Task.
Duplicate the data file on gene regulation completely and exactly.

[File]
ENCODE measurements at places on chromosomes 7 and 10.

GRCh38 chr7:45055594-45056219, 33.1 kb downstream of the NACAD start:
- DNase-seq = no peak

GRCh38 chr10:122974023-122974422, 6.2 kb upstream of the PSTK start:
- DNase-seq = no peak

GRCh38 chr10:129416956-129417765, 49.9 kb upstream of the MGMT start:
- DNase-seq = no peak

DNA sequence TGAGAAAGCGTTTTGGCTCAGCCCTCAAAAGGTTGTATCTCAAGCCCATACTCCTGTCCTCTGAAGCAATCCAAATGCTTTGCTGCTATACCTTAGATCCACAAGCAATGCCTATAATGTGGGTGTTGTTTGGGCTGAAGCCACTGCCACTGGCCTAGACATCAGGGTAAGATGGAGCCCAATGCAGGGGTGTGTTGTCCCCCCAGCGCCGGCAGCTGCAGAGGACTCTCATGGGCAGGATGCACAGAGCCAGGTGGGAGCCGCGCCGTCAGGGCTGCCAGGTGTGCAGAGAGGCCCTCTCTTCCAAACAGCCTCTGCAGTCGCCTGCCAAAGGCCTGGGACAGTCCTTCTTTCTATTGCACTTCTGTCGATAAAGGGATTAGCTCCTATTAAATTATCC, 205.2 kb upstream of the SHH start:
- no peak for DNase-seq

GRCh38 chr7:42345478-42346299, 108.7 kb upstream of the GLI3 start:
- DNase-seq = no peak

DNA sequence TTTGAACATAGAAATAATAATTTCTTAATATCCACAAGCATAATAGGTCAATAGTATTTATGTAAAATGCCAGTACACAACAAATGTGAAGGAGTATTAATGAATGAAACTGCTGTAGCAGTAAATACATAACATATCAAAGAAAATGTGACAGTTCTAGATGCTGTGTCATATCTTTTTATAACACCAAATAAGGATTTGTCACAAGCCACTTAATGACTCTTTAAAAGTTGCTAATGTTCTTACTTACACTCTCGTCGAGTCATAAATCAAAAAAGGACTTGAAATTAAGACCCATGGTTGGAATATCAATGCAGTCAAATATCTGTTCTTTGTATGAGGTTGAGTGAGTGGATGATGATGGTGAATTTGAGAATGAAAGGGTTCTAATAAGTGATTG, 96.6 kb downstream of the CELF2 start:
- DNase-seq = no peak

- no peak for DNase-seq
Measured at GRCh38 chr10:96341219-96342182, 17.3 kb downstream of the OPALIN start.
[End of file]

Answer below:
ENCODE measurements at places on chromosomes 7 and 10.

GRCh38 chr7:45055594-45056219, 33.1 kb downstream of the NACAD start:
- DNase-seq = no peak

GRCh38 chr10:122974023-122974422, 6.2 kb upstream of the PSTK start:
- DNase-seq = no peak

GRCh38 chr10:129416956-129417765, 49.9 kb upstream of the MGMT start:
- DNase-seq = no peak

DNA sequence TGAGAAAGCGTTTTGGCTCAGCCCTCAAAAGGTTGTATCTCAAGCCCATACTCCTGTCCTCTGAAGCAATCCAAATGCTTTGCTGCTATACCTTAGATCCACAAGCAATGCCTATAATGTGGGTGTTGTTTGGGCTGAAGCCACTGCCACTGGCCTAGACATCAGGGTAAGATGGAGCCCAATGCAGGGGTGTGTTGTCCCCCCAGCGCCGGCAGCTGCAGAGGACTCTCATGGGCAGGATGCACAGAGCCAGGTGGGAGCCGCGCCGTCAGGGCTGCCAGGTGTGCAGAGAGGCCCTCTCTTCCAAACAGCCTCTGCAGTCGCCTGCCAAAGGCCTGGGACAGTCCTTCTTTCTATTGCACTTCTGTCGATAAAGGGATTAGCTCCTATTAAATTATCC, 205.2 kb upstream of the SHH start:
- no peak for DNase-seq

GRCh38 chr7:42345478-42346299, 108.7 kb upstream of the GLI3 start:
- DNase-seq = no peak

DNA sequence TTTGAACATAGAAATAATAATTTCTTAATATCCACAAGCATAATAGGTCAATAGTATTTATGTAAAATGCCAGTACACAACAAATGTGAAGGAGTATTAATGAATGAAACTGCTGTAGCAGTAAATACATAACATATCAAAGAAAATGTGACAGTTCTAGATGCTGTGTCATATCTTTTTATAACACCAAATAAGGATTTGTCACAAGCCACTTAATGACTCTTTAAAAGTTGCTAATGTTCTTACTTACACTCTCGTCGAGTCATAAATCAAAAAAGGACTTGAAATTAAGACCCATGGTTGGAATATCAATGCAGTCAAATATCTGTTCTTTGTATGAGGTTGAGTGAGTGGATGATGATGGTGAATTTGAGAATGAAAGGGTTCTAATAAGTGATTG, 96.6 kb downstream of the CELF2 start:
- DNase-seq = no peak

- no peak for DNase-seq
Measured at GRCh38 chr10:96341219-96342182, 17.3 kb downstream of the OPALIN start.